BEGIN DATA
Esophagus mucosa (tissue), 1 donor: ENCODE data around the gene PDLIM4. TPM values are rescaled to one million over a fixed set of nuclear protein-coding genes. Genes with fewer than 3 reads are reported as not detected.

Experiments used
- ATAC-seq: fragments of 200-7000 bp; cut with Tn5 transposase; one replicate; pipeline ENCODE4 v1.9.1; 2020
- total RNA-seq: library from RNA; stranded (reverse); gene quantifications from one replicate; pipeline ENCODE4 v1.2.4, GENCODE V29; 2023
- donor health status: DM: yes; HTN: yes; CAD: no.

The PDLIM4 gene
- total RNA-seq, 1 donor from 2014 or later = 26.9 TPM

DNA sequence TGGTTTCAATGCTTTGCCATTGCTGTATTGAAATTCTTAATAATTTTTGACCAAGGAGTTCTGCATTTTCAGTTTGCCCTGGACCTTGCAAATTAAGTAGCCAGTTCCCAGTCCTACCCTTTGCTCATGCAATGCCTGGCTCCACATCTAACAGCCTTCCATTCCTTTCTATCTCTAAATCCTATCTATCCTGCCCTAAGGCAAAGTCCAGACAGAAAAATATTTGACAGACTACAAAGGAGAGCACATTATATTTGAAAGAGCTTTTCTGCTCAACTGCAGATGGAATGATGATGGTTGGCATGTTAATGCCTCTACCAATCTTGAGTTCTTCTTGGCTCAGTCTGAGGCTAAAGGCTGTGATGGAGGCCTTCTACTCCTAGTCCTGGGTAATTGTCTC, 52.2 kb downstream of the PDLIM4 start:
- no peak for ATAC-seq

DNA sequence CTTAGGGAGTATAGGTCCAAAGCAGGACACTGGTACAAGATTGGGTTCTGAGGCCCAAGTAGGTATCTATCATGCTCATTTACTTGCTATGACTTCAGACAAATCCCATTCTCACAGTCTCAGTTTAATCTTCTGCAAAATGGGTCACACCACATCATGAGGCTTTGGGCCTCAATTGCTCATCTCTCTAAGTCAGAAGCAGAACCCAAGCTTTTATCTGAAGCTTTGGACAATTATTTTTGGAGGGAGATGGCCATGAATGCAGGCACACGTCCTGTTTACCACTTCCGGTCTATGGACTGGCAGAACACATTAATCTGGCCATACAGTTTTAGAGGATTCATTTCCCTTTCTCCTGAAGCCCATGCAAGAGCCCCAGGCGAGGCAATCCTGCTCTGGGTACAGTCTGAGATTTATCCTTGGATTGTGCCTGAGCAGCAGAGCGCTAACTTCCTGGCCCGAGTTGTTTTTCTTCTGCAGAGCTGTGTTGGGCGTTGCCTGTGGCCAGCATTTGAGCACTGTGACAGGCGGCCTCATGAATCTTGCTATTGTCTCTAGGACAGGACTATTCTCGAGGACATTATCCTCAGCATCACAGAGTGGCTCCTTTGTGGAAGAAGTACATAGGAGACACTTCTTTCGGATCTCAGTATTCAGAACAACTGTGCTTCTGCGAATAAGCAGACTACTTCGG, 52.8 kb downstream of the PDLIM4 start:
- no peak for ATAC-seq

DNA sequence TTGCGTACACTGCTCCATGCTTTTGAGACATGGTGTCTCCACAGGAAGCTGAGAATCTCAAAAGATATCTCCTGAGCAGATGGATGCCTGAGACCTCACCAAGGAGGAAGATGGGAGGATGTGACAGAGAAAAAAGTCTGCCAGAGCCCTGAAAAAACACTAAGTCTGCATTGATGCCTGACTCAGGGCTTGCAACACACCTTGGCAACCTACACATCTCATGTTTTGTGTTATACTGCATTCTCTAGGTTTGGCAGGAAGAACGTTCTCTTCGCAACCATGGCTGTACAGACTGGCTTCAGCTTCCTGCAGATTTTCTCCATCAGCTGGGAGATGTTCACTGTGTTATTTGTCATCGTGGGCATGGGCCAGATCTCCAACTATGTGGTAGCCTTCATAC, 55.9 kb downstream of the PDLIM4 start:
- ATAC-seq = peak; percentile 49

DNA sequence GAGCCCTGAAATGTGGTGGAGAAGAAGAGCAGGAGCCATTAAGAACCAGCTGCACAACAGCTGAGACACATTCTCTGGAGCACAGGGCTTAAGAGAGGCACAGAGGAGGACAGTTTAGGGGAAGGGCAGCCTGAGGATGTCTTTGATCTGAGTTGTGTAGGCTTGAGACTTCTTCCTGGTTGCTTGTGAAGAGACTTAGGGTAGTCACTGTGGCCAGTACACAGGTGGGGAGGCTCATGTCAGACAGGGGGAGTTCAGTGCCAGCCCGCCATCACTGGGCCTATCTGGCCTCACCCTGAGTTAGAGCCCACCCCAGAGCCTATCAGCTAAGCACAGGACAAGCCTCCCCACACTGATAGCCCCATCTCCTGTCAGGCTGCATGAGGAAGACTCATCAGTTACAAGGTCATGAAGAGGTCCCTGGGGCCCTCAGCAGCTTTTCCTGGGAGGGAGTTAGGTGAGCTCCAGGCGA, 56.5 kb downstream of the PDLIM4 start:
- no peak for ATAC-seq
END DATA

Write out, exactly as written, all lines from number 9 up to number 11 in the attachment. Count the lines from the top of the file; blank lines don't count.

- no peak for ATAC-seq

DNA sequence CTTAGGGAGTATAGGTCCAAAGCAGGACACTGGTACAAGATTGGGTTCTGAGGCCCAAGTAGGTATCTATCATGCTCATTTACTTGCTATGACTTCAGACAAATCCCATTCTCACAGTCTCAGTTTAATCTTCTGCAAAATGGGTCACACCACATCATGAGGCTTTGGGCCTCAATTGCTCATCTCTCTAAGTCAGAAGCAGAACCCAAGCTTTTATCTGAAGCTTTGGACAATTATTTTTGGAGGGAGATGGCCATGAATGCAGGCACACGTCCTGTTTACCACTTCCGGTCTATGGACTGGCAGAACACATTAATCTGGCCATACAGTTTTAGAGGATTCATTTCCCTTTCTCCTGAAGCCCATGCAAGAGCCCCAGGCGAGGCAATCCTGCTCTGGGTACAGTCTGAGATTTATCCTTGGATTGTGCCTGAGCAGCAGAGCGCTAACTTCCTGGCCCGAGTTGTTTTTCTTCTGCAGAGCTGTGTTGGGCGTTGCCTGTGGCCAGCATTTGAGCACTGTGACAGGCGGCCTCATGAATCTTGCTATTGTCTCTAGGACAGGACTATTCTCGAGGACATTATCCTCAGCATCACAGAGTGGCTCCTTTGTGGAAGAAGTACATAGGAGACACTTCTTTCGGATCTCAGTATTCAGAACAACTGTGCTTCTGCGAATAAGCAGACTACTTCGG, 52.8 kb downstream of the PDLIM4 start:
- no peak for ATAC-seq